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Describe

how a typical securitization process works. Which are the main risks arising from a securitization
for the main involved parties (originator, SPV, investors)?
Securitization is a very affective instrument aimed at transferring credit risk. It transforms non marketable
securities in marketable securities, which maybe sold to investors in capital markets. In a securitization, the
cash flows generated by a portfolio are exclusively used to meet the obligations arising from new securities,
issued in the market and structured according to the issuer needs and the investor preferences.
The process of securitization is relatively easy. First, an entity (the originator) desiring financing identifies
an asset that is suitable to use. Loans or receivables are common examples of payment streams that are
securitized. Second, a special legal entity or Special Purpose Vehicles ("SPV") is created and the originator
sells the assets to that SPV that issues the marketable securities, named ABS (Asset Backed Securities). The
funds arising from the ABS issue are used to pay the portfolio purchasing price to the originator. Therefore,
the originator sells a portfolio of assets that generally cannot be sold (for example mortgages, lease
contracts, loans to consumers). The assets that best suit a securitization are the assets that provide good
regular and stable cash flows over a long term with predictable default rates. Mortgages portfolios, for
example, fully meet these requirements.
This effectively separates the risk related to the original entities operations from the risk associated with
collection. When done properly the loans owned by the SPV are beyond the reach of creditors in the case
of bankruptcy or other financial crisis; i.e. the SPV is bankruptcy remote. The objective is not to allow
creditors of the originator to ask for a refund on the sold portfolio from one side, and, not to allow
investors buying the ABS to ask for the due payments to the originator. The originator insolvency,
therefore, does not affect the proper execution of the obligations on the ABS, but the asset portfolio is the
only collateral for investors buying the ABS. The originator has no responsibility for any insolvency in the
asset portfolio once the portfolio is sold to the SPV.
The originator continues to manage the relations with its customers, which may be not aware their position
has been sold to the SPV. For this service, the SPV receives a fee.
To raise funds to purchase these assets the SPV issues asset-backed securities to investors in the capital
markets in a private placement or pursuant to a public offering. These securities are structured to provide
maximum protection from anticipated losses using credit enhancements like letters of credit, internal credit
support or reserve accounts. The securities are also reviewed by credit rating agencies that conduct
extensive analyses of bad-debts experiences, cash flow certainties, and rates of default. The agencies then
rate the securities and they are ready for sale - usually in the form of mid-term notes with a term of three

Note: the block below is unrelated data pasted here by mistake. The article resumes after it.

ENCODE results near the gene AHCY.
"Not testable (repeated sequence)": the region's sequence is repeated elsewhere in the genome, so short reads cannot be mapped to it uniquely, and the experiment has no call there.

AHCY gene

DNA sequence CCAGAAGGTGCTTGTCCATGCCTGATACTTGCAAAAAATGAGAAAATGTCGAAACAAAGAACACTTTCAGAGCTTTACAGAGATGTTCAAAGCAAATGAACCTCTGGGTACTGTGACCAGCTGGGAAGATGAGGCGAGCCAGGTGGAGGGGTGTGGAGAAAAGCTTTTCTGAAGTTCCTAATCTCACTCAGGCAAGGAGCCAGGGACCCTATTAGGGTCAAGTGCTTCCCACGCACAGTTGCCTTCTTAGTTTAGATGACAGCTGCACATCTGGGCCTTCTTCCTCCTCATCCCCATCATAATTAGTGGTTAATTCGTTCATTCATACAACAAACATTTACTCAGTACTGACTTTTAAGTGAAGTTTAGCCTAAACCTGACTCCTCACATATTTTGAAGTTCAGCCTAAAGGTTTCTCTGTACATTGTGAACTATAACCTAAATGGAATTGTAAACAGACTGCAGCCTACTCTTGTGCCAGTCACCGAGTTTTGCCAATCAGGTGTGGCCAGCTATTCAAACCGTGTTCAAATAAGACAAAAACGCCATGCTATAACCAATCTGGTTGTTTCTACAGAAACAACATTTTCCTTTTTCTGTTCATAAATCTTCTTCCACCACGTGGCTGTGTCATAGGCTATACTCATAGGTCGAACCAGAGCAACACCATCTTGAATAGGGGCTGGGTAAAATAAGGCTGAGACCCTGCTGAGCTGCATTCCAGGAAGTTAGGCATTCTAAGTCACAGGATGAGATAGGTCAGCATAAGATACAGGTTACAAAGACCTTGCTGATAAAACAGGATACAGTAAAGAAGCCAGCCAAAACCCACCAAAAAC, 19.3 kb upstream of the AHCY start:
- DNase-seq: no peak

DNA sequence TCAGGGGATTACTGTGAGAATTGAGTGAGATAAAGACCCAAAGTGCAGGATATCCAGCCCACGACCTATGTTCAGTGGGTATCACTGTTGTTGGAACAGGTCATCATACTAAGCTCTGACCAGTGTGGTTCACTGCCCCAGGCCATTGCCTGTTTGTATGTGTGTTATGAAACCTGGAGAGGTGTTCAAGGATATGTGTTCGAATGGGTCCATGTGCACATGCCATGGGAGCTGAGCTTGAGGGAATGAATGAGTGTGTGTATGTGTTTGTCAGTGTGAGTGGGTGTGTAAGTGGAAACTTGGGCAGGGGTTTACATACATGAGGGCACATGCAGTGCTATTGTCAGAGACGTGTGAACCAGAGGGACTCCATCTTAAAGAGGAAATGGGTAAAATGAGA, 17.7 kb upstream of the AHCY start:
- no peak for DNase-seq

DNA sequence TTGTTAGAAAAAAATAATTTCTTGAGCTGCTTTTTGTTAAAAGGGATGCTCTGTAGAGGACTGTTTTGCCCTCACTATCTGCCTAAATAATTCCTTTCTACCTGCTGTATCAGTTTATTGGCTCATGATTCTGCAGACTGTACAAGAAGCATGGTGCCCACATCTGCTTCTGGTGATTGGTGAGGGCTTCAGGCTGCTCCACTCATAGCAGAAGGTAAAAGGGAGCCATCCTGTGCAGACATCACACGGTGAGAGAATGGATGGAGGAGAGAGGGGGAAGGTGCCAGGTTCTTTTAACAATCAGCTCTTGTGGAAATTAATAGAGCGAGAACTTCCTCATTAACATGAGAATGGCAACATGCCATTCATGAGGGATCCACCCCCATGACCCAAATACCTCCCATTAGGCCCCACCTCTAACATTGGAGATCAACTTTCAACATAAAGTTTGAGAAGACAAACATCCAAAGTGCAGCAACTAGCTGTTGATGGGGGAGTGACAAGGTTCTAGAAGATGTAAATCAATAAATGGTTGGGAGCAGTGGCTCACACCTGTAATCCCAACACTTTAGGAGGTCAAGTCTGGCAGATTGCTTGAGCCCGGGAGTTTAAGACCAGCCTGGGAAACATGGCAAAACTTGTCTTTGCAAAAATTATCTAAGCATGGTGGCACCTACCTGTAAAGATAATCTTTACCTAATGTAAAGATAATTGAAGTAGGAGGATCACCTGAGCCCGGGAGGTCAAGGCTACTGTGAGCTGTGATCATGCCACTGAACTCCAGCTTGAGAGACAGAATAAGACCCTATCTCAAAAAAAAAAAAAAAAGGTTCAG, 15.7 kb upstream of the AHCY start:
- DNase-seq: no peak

to ten years. Finally, because the underlying assets are streams of future income, a Pooling and Servicing
Agreement establishes a servicing agent on behalf of the security holders. The services generally include:
mailing monthly statements, collecting payments and remitting them to the investors, investor reporting,
accounting, collecting on delinquent accounts, and conducting repossession and foreclosure proceedings.



Describe how a typical credit derivative (a CDS in particular) works. Which are the main risks arising
from CDS for both the involved parties?

Credit derivatives are over the counter (OTC) contracts whose payoff depends on the credit risk of a
specified issuer, which may not be one of the parties in the agreement. These contracts well suit the needs
of financial institutions as banks, insurance companies, reinsurers, hedge funds, asset managers, with a
view to transferring credit risk.
Credit default swaps (CDS) are the most frequently used credit derivative contract. They are similar to an
insurance contract as they transfer the credit risk against a premium payment. In case of a credit event
(debtor insolvency or downgrade), the protection seller has to make a stated payment, equal to an agreed
amount or to the notional credit amount less a recovery value.
If a bank intends to reduce its exposure to a specific counterparty credit risk without losing the customer or
to limit the exposure on a risky portfolio (an high yield bond portfolio, for example) or to reduce its asset
risk in order to increase its free capital, CDS are particular appropriate.

Explain how the large investment in CDS led to the AIGs crises.
AIG wrote insurance in the form of credit default swaps, meaning it offered buyers insurance protection
against losses on debts and loans of borrowers, to the tune of $447 billion. But the mix was toxic. They also
sold insurance on esoteric asset-backed security pools securities like collateralized debt obligations
(CDOs), pools of subprime mortgages, pools of Alt-A mortgages, prime mortgage pools and collateralized
loan obligations. The subsidiary collected a lot of premium income and its earnings were robust.
When the housing market collapsed, imploding home prices resulted in precipitously rising foreclosures.
The mortgage pools AIG insured began to fall in value. Additionally, the credit crisis began to take its toll on
leveraged loans and it saw mounting losses on the loan pools it had insured. In 2007, the company was
starting to feel serious heat.